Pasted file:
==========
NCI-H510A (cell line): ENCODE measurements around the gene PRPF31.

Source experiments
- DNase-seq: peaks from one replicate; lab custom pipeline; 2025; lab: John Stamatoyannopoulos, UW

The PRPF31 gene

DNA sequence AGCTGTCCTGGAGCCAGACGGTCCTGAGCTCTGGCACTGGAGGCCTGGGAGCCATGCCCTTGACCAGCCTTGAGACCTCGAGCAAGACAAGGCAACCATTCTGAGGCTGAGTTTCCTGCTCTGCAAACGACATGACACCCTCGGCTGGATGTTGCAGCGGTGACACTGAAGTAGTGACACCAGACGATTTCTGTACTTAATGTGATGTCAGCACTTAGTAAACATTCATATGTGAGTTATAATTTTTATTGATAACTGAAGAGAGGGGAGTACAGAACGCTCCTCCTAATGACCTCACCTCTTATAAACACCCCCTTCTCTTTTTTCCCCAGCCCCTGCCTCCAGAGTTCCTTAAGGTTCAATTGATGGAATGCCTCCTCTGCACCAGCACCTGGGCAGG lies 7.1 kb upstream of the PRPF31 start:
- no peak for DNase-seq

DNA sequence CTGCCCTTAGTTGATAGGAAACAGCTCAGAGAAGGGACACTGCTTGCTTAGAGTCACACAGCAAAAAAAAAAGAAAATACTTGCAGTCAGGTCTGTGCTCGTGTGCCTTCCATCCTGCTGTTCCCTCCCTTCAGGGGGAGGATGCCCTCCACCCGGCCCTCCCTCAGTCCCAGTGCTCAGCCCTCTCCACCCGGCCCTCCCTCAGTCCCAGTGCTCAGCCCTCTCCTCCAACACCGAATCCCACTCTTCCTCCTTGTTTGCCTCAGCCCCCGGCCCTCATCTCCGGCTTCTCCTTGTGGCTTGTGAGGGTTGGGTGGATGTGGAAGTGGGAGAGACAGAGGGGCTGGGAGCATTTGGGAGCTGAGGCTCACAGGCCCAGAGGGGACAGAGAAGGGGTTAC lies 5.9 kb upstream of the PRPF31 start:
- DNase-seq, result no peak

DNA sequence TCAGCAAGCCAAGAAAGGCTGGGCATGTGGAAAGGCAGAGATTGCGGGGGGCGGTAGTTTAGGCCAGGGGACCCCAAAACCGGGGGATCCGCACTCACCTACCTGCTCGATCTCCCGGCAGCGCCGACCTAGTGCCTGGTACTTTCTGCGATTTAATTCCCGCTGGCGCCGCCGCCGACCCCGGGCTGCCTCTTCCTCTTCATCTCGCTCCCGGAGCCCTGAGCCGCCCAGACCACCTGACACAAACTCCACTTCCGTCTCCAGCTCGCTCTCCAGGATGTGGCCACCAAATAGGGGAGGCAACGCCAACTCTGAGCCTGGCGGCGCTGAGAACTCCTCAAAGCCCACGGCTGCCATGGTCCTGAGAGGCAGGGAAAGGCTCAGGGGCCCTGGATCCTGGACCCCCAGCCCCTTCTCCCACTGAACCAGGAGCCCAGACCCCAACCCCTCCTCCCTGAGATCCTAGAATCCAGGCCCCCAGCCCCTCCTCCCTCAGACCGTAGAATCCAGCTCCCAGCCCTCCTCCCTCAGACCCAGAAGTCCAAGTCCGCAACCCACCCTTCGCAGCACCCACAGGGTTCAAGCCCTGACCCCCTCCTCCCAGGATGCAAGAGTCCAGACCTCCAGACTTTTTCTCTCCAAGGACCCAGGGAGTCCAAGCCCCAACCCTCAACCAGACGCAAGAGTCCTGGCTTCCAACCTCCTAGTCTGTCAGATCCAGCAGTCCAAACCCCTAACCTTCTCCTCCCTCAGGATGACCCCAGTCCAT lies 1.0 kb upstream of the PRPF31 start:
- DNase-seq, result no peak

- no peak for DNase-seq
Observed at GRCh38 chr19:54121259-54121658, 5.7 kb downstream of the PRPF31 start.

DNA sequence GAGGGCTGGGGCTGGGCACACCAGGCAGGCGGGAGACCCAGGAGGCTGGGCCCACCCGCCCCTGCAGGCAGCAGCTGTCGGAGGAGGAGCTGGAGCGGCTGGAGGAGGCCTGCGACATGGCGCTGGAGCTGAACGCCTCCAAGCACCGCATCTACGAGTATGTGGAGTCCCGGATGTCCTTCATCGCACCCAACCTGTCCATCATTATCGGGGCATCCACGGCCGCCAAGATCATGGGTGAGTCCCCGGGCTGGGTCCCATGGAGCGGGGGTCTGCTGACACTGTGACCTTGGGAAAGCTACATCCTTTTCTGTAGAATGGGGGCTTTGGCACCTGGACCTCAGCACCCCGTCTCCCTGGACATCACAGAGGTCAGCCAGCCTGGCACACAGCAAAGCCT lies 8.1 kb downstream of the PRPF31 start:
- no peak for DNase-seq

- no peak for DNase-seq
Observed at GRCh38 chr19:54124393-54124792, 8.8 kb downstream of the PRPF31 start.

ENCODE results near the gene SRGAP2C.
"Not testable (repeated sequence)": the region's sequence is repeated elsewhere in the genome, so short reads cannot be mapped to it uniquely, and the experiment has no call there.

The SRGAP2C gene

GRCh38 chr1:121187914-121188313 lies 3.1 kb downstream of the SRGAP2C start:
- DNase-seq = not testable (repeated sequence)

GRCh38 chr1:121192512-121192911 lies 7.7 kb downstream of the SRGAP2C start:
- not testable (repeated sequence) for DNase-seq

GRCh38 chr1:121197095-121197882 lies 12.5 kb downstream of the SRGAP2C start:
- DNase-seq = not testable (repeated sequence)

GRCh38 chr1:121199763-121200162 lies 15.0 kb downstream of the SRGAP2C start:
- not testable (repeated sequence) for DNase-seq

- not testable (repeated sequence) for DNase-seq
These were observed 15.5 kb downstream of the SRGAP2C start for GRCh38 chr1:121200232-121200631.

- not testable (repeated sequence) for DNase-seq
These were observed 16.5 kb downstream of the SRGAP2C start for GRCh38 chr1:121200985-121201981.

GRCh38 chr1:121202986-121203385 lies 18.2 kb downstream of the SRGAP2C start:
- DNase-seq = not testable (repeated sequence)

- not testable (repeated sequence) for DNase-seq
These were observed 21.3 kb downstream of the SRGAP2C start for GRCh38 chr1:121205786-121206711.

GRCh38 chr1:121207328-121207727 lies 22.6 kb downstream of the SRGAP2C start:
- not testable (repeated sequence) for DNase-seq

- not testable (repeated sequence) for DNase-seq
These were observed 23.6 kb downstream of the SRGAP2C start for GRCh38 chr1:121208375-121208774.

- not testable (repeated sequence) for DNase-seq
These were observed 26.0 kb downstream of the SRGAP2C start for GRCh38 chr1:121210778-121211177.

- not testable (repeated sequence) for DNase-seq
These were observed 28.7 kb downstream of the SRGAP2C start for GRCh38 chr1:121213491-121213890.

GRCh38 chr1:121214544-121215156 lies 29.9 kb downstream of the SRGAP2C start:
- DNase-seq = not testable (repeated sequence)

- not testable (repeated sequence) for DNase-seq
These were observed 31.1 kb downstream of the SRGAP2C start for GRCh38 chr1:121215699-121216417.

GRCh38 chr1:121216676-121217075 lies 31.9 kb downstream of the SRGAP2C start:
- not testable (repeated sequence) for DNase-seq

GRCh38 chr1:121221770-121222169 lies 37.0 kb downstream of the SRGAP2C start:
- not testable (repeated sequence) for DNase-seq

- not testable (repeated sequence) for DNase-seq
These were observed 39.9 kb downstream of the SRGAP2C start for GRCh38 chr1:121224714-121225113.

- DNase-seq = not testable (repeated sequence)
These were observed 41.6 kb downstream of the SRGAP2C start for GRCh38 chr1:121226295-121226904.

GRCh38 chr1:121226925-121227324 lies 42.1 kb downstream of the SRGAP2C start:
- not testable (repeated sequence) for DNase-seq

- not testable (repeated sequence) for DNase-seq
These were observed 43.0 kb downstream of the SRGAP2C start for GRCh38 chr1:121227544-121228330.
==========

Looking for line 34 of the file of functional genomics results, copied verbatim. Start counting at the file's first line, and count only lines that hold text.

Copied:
- not testable (repeated sequence) for DNase-seq